Joseph Louis Romeo was beloved by all, renowned for the ex-POW cap he always wore and the mischievous twinkle in his eye. Born on October 16, 1923 to Santo and Serafina Romeo, immigrants from Italy, he and his brothers Salvatore and Ben were raised in Lower Manhattan. Joe’s parents owned a small candy store, and as was common in the day, the family lived in the tenements over the store. As a young boy, he struggled with weight issues. Once while playing football in the street, the burly young man collided with a parked car. The car didn’t fare very well in the exchange. When Joe saw the huge dent in the auto and heard his friends laughing, he quickly feigned injury so it would appear that the car got the better of him.

As a young man he served as a rifleman in the US Armed Forces during WWII. He was captured somewhere in France in the fall of 1944, taken prisoner when a grenade tossed by German soldiers into the basement where he was hiding failed to detonate. He was force marched and physically abused by his captors, who would hit him with a stick, a strap and their rifle butts, while others pelted him with rocks as he marched. The prisoners were herded into a locked, overcrowded cattle car, with little or no food, no water, and no provisions for sanitation. In October of that year he reached Stalag 12A in Limberg, Germany. After a month, he was transferred to Stalag 2B in Hammerstein, Germany, where he was held until January 1945. On the 25th of January, he was dispatched with other POWs on a forced march out of Hammerstein in the snow in the dead of night. The men marched for weeks on end, exposed to the bitter snow and elements in one of Europe’s harshest winters on record, taking refuge at night in barns and other makeshift shelters. They marched through Stuggart, Stettin, Lubeck and Hamberg before being marched back to Rostock, where they were finally liberated by the Russians on May 8, 1945.

A fellow soldier that had befriended Joe introduced him to his sister-in-law, Theresa LaRussa. The couple fell in love and were married in the winter of 1946. Joe went to trade school to learn camera operations, as the television and broadcasting business was a booming industry in New York City. He later went to work for the US Postal Service, a job that he would hold for several decades. They raised three boys – Joseph, Michael, and Philip, and the family quickly outgrew their cramped Brooklyn apartment. Joe knew that his young family needed a larger home, but to realize his dream he understood that he would need to work a second job. Every weekend, for at least twenty years, he worked as the maître d’ at a large catering hall owned by Theresa’s cousins. He demonstrated a strong work ethic and passed this on to his sons, together with a “be of service” attitude and a sense for true hospitality. In his retirement, Joe and Theresa finally travelled through Europe and made visits to see their son Michael, daughter-in-law Barbara and their grandchildren in Alaska. Joe also devoted his retirement years to working on behalf of other ex-POWs by volunteering at the Veteran’s Hospital in Brooklyn, New York. He and Theresa moved to Las Vegas in 2002 where he spent much of his time surrounded by family, friends and simple pleasures. He loved to bask in the sun in his garden, listen to popular songs of the 1940s and 1950s and partake in “a piece of cake and coffee” with anyone who should drop by.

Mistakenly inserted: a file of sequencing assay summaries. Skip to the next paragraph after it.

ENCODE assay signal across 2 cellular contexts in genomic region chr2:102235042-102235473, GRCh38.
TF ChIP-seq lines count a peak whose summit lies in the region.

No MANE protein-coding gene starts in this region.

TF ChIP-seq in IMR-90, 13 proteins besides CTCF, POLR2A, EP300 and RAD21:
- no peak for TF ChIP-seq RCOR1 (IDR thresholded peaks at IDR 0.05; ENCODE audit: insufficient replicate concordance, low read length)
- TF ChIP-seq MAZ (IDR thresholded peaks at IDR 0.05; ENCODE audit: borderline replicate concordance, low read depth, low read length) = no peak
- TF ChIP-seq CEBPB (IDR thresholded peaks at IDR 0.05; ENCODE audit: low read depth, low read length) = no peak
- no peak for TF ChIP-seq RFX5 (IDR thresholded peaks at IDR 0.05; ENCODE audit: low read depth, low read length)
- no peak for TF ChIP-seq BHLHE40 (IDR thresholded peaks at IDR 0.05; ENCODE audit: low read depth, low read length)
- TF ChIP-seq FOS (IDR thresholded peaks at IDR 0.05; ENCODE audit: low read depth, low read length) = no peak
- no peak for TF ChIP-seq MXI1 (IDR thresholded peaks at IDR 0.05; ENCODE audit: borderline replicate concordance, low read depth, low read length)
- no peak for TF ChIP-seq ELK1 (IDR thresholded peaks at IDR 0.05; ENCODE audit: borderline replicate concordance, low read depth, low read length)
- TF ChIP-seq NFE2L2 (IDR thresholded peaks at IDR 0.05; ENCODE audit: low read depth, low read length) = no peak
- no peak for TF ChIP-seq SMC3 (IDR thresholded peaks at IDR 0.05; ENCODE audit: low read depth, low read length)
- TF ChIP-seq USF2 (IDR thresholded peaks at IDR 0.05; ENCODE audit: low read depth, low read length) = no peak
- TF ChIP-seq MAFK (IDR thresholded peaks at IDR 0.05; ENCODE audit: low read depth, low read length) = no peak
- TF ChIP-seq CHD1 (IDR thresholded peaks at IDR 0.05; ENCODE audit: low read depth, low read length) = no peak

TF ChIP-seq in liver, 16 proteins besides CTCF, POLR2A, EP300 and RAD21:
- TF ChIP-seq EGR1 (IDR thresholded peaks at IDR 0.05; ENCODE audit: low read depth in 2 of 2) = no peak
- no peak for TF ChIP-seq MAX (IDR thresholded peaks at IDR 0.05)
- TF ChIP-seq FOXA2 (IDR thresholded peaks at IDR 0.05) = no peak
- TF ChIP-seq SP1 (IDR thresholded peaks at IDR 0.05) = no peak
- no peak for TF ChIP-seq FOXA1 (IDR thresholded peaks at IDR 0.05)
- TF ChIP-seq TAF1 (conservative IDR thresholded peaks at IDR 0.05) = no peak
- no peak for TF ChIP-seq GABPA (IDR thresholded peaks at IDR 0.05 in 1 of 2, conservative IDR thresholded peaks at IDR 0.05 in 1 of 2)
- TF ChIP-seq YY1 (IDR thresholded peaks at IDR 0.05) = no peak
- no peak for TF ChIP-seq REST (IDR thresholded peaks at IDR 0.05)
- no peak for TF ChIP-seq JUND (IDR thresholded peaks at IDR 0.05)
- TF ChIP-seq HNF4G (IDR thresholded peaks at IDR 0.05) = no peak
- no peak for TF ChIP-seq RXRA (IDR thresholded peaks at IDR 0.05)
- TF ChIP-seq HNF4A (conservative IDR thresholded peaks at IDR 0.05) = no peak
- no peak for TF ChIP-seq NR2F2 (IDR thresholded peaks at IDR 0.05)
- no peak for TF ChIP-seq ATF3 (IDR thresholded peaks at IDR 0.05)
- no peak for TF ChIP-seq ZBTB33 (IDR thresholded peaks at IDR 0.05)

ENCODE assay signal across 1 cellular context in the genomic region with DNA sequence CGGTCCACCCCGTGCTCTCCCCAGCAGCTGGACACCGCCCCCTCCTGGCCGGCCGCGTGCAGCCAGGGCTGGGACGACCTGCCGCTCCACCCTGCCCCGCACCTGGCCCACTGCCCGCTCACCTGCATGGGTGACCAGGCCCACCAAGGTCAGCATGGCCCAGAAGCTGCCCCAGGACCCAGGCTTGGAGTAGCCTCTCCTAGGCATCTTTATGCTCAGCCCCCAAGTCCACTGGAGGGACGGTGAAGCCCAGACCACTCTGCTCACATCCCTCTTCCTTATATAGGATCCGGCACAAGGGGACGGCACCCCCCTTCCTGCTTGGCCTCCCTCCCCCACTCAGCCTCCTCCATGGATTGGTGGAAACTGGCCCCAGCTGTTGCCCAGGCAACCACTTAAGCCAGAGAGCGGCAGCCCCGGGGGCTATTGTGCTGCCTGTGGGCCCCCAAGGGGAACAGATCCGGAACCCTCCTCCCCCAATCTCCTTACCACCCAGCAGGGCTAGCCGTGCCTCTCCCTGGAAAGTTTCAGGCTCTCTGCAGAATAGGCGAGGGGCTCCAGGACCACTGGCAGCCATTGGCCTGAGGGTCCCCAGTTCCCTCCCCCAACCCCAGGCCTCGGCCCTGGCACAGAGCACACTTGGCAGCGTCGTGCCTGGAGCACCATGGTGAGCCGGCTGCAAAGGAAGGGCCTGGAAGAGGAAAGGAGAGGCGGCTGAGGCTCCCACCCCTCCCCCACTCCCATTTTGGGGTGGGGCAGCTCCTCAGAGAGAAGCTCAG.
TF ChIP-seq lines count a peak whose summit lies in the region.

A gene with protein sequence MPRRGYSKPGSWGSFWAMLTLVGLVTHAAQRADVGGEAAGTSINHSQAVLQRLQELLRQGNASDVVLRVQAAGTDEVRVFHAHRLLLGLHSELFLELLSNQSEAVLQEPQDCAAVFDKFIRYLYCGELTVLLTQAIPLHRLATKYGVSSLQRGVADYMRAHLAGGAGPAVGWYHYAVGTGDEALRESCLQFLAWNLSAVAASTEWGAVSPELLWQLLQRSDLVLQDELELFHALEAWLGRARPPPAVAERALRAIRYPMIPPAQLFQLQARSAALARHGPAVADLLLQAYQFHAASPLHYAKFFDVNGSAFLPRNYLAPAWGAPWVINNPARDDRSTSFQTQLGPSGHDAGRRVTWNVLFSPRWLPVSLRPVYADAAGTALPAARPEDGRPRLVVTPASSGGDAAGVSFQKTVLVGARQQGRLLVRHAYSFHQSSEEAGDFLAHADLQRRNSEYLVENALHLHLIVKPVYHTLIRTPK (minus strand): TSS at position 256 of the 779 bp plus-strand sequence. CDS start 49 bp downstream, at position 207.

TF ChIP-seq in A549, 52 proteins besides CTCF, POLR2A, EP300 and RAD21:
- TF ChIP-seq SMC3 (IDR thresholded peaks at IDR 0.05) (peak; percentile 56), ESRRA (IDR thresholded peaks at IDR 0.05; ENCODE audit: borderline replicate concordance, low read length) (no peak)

Those in his family and anyone close to Joe knew that he had his own affectionate language that he had developed over the years. He would often insert the letter “R” in front of words to give them a touch of whimsy. He was quick to point out that he was born on “Roctober 16th” or that his favorite dessert was “rapple pie.” Everyone near and dear to him also earned a nickname. His son Joseph became Joe-Bee-Boy. Michael was known as Michael-loo-babe, and Philip was Philip me Boise. His wife Theresa was belovedly known as “Stan” throughout their 73 year marriage. And Joe became known to all as Bones, in recognition of impressive talent for methodically cleaning meat off any bone (archaeologists could only hope to find artifacts as pristine!) Over time, Bones became Bonezee, and eventually this was shortened to just “Zee.”

Indeed, Joe was a man whose early adult years were complicated by the events of a World War and America’s struggle for freedom. It is entirely fitting that his later life was filled with simple pleasures, down to earth experiences and uncomplicated moments. Like all his fellow brothers in arms, we are forever indebted to them for the liberties we enjoy, and all too often take for granted today. Joe truly earned the distinction of belonging to the greatest generation.

Joe was preceded in death by his parents, Santo and Serafina, his brothers, Salvatore and Benny, and his son, Michael. In addition to his wife, Theresa, and his sons, Joseph and Philip, he is survived by his son-in-law, Michael; daughters-in-law, Barbara and Linda; grandchildren, Michael, Amber and Breanna; and great-grandchildren, Isabella and Zoe. Joe is also survived by his loving nieces Josephine, Marilyn, Doreen and Nadine, and his nephew Anthony. A visitation will be held on Tuesday, August 14th from 3:00 PM to 7:00 PM at Palm Southwest Mortuary, 7979 W. Warm Springs Road. A mass will be held at 3:00 PM on Wednesday, August 15th at St. Joseph Husband of Mary Church, and the burial will be at 10:40 AM on Thursday, August 16th at the Southern Nevada Veterans Memorial Cemetery, 1900 Veteran’s Memorial Drive, Boulder City. Donations to the National Alzheimer’s Foundation are warmly appreciated.